The state of e-commerce websites – Part 1: Overview

A big disclaimer up front – I am currently working for Williams-Sonoma which includes the Pottery Barn family of websites and West Elm. It is part of my role to look at front end performance with particular reference to the javascript.

I was surprised to find how many e-commerce sites are based around the Bay Area. From in Brisbane to Macys and Bloomingdales downtown.

Performance is an important aspect for e-commerce sites and so I thought it might be interesting to look at a group of them and compare speed, page weight, third party scripts and potential performance improvements.

In looking at the websites I want to look at 1) The home page, 2) a category / sub-category page and 3) A product page.

My first task was to get a list of the sites I want to look at. As I am working for a company taht has retail stores and also an online presence I thought it would be interesting to look at sites with a similar background.  The ones I chose are Macy’s, Bloomingdales, Sephora,, Crate and Barrel, CB2, Gap and Barnes and Noble. I have also added as a pure internet business to see if that makes a difference.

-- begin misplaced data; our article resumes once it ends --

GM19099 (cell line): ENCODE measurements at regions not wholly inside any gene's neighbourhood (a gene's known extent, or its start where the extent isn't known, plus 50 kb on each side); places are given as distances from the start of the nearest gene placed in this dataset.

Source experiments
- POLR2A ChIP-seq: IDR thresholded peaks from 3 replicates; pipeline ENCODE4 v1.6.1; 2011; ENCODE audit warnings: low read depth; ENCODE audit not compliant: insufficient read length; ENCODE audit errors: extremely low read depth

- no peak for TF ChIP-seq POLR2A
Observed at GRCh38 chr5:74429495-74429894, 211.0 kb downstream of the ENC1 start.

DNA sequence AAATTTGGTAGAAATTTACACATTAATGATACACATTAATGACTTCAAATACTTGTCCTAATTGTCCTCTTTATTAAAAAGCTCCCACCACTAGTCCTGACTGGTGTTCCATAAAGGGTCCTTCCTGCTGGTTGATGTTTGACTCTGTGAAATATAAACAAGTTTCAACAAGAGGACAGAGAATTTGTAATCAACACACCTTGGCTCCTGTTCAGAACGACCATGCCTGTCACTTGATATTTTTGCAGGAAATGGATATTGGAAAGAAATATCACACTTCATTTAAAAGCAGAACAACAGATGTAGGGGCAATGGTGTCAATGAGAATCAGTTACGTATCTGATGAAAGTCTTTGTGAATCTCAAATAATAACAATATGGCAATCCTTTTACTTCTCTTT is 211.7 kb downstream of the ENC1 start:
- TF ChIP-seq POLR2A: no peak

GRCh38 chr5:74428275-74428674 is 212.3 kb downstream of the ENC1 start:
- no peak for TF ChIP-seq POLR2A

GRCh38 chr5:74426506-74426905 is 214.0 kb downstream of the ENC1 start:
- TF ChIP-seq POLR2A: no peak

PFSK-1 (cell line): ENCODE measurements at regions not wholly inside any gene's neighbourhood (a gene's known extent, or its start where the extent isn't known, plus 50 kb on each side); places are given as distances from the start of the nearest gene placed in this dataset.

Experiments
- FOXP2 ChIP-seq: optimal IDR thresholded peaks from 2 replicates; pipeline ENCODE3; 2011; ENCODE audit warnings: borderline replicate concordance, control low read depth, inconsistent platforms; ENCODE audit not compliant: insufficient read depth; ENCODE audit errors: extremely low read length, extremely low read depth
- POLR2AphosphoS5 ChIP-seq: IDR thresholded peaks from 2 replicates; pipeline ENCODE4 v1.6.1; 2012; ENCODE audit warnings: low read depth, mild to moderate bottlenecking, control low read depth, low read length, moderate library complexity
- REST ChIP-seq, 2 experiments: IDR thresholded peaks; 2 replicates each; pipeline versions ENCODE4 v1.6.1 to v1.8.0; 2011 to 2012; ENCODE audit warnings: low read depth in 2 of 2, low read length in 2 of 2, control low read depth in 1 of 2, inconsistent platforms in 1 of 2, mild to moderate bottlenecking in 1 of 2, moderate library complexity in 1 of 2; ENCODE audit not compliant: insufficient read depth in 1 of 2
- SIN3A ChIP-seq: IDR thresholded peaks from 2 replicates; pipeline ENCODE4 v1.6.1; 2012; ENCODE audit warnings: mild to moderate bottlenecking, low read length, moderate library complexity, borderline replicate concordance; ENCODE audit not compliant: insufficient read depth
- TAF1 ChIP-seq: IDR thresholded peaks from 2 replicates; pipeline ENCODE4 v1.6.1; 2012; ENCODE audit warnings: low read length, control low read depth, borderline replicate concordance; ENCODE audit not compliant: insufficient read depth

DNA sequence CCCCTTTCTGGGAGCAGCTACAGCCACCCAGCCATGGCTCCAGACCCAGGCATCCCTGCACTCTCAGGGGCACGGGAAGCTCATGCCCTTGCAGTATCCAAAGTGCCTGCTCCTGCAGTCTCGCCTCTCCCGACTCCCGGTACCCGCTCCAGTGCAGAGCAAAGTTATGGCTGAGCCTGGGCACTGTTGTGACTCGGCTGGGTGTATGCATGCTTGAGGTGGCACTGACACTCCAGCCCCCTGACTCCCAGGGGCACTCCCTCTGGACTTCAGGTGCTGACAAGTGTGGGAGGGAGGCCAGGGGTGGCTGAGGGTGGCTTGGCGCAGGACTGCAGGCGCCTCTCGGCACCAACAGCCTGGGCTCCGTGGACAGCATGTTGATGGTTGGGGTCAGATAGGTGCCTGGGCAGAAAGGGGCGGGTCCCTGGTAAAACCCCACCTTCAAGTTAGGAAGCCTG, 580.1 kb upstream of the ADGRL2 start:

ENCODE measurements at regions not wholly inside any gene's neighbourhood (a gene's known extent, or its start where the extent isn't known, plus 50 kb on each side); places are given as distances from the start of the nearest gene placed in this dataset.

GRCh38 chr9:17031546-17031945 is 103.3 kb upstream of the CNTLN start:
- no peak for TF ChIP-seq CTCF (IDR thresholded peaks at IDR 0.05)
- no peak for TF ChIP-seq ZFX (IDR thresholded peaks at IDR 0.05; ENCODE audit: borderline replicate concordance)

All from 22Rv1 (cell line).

I am going to use a variety of methods to examine the sites – Initially I’ll use to get some initial stats and I will also get the grades Google’s Page Speed and Yahoo!s YSlow Firefox plugins

For this post I have just gathered some basic information on the home pages of these sites. Home pages are generally the first page a user sees. and first impressions are important. However, in general, they are not necessarily reflective of the rest of a site and so I think should be treated differently.

All tests were carried out with the following params From: Dulles, VA – 1.5Mbps ADSL using IE7

Updated 5/15/2010: Added Best Buy so we have a 10th clicks and mortar store